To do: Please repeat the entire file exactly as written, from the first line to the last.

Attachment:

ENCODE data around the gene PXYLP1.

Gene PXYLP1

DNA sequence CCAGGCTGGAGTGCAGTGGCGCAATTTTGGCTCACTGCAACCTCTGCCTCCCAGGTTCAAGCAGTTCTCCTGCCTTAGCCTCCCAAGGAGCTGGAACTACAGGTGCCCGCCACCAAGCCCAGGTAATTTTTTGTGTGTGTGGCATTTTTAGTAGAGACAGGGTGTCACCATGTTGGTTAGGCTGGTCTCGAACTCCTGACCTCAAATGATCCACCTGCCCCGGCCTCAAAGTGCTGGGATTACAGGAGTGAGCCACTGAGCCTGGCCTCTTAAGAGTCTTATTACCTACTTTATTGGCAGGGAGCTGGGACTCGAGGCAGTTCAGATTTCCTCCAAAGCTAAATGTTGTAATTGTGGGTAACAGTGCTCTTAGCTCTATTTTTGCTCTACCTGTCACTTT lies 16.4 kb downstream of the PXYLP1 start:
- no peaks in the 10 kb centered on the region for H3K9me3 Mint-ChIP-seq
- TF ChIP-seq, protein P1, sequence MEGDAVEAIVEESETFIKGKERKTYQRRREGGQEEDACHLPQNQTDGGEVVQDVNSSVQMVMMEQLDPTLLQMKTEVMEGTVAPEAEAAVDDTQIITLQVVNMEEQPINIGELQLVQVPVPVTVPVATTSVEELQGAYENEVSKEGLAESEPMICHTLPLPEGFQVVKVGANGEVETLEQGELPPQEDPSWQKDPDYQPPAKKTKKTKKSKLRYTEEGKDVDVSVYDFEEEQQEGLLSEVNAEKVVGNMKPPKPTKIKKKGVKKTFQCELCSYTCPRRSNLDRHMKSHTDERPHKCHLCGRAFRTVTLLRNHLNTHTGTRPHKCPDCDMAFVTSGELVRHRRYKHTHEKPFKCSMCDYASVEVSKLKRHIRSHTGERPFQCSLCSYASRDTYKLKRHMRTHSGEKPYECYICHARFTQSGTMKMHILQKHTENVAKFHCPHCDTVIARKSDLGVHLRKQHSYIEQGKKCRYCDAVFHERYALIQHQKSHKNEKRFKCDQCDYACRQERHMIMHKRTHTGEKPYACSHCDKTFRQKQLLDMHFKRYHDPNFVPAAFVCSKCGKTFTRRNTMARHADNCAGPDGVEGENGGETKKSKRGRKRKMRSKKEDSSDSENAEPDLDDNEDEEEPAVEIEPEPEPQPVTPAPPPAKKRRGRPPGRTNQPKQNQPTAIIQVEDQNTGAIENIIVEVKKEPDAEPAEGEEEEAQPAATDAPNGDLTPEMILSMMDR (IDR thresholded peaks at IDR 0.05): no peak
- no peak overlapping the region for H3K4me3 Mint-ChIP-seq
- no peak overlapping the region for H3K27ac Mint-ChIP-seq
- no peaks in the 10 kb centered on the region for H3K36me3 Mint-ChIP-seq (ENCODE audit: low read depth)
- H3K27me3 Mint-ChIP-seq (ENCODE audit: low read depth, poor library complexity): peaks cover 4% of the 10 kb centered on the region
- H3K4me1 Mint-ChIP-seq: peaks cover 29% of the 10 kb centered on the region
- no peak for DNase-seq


ENCODE data around the gene PXYLP1.

Gene PXYLP1

DNA sequence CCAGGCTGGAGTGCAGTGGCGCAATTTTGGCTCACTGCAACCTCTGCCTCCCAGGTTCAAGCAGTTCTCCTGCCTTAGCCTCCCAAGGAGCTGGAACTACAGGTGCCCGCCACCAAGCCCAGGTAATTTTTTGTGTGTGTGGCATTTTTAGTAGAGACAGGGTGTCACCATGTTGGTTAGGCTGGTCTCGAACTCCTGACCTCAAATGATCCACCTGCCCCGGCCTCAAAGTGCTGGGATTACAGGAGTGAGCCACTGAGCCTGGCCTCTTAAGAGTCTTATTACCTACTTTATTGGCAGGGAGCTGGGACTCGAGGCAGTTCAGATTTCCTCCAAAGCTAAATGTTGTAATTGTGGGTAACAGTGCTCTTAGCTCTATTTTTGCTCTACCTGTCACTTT lies 16.4 kb downstream of the PXYLP1 start:
- no peaks in the 10 kb centered on the region for H3K9me3 Mint-ChIP-seq
- TF ChIP-seq, protein P1, sequence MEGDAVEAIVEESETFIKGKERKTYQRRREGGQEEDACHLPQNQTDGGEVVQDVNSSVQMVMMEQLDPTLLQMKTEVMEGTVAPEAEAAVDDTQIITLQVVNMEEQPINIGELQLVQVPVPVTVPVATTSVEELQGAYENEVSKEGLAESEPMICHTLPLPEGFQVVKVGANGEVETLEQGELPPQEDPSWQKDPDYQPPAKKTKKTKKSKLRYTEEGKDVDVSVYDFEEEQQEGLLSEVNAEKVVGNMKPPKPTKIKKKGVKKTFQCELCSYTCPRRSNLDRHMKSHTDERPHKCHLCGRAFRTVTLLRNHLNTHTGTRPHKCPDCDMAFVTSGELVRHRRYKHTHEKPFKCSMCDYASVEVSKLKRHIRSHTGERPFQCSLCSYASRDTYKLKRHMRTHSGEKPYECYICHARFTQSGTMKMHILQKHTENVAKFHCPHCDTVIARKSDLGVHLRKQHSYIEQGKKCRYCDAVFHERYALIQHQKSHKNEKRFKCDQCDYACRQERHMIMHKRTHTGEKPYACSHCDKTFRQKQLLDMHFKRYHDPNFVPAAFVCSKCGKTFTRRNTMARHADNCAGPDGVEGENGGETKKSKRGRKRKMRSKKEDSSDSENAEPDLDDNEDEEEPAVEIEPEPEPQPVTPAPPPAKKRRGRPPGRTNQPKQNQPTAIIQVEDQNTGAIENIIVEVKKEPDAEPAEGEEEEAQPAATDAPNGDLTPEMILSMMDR (IDR thresholded peaks at IDR 0.05): no peak
- no peak overlapping the region for H3K4me3 Mint-ChIP-seq
- no peak overlapping the region for H3K27ac Mint-ChIP-seq
- no peaks in the 10 kb centered on the region for H3K36me3 Mint-ChIP-seq (ENCODE audit: low read depth)
- H3K27me3 Mint-ChIP-seq (ENCODE audit: low read depth, poor library complexity): peaks cover 4% of the 10 kb centered on the region
- H3K4me1 Mint-ChIP-seq: peaks cover 29% of the 10 kb centered on the region
- no peak for DNase-seq